Teen goalie heads to Holland for special tourney with dream of representing India one day
Jhuma Hazra struggles to control her excitement as she speaks about the next few days of her life. For, in a few hours from now, the 19-year-old is about to undertake a 6,800-km journey from Mumbai to Amsterdam along with 15 others to participate in the Homeless World Cup, to be held in the Dutch capital from September 12-19.
The India women's team, with goalkeeper Jhuma Hazra (centre in blue), that will be participating in the Homeless World Cup in The Netherlands, during a practice session in Andheri yesterday. The tournament will be held from September 12-14 in Amsterdam. Pics/Pradeep Dhivar
This is the first time Jhuma, the women's team's goalkeeper, will travel out of the country, but it will be nothing compared to Jhuma's journey from Kolkata to the Indian team, that has seen her defeat superstition.
"When I was only nine weeks old my father passed away. Our superstitious neighbours tried to convince my mother that since a girl child is a bad omen, I was responsible for the death," recalled Jhuma.
Her mother, however, was having none of it and continued to stand behind her daughter even when, at the age of six, she started playing football with the boys in the area.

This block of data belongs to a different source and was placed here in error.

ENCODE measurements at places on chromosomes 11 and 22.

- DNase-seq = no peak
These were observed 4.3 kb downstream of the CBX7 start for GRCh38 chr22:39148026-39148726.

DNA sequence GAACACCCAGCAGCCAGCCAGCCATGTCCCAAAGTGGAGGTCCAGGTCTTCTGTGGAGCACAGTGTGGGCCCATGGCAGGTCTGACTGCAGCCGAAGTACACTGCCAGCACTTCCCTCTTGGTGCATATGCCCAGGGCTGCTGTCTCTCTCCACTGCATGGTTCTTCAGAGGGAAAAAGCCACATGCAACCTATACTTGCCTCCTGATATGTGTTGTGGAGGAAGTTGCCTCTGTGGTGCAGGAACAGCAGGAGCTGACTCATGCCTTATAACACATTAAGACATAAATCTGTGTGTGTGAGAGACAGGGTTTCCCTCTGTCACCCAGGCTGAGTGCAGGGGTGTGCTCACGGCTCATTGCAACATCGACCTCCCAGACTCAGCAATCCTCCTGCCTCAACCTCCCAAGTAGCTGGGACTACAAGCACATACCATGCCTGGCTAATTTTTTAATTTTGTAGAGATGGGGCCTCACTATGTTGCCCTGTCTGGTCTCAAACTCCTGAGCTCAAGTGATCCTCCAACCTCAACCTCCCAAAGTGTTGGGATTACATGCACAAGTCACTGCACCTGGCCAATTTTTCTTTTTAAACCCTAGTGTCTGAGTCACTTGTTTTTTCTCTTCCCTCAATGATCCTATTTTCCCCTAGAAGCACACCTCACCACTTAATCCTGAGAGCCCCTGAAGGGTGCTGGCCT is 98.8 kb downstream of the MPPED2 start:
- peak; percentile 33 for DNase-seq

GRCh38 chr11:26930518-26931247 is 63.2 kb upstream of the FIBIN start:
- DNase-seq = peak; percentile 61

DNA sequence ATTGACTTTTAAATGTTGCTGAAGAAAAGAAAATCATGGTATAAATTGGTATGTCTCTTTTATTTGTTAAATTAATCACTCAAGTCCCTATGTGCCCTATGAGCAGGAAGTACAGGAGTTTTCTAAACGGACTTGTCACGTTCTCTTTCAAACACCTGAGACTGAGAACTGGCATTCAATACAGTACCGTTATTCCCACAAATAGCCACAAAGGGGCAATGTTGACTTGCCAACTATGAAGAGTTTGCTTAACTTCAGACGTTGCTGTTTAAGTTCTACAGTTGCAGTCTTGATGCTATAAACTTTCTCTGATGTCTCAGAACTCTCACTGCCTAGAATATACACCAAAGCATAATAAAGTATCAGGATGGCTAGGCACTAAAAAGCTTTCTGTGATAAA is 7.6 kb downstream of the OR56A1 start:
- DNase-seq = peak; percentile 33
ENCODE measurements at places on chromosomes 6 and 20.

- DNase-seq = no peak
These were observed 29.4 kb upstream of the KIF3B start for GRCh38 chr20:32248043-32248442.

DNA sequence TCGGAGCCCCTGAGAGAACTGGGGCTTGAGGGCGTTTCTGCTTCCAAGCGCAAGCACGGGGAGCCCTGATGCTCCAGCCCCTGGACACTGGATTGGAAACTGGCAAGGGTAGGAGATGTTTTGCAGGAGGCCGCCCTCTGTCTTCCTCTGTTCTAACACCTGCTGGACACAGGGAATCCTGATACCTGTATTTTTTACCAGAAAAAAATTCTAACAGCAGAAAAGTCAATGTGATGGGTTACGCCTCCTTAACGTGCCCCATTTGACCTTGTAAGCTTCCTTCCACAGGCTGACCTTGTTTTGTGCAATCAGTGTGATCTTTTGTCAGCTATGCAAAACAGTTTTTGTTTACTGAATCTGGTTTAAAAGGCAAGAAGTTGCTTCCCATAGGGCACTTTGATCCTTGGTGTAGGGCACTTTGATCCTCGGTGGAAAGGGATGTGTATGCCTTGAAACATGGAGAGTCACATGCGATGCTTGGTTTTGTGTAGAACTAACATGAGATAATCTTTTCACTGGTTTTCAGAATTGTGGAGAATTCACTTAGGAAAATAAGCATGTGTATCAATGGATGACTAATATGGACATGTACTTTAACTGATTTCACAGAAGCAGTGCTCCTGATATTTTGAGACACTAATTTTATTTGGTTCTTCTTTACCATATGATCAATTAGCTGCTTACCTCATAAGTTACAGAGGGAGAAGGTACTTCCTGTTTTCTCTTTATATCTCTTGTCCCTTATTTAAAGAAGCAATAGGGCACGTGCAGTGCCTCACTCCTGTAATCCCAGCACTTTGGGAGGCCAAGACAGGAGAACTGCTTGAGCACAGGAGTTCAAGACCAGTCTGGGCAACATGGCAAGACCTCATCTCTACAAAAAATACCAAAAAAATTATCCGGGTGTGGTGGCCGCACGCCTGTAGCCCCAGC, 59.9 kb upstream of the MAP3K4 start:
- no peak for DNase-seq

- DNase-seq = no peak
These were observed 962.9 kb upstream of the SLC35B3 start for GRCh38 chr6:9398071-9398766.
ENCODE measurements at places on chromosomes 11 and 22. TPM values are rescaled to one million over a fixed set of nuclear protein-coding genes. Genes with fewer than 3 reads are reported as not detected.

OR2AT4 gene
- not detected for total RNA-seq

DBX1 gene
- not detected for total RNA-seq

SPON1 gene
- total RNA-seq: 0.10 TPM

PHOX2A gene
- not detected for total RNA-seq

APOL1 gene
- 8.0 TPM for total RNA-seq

"There were no girls playing football back then where I lived. So, I played with the boys," she said. Jhuma, in fact, got so good playing with the boys that she played for West Bengal at the Nationals at the U-14 level.
Now, Jhuma has set her sights on playing for India one day. "The dream is to play for India. Hopefully, one day I can reach there and serve as an example for others like me who have nothing," she said.
Matches of the Homeless World Cup tournament are played on a pitch 22 meters long by 16 meters wide. The 4-a-side matches are played in two halves of seven minutes each, with a one minute break for half-time. Women's and men's teams compete for separate cups, but women can play in the men's teams too.
The Homeless World Cup is as much a football tournament as a social movement which tries to use the sport to inspire a change in the lives of homeless people.
Members of the Indian men's team that will be participating in the Homeless World Cup in Amsterdam
The tournament, co-founded by Mel Young and Harald Schmied, was first conceptualised in 2001 after a conference about homelessness. The first Homeless World Cup took place in Graz, Austria in 2003.
This year, there will be 48 men's and 16 women's teams. The Indian team is picked by Slum Soccer, a Nagpur-based NGO, the brainchild of Vijay Barse and currently handled by his son Abhijit.
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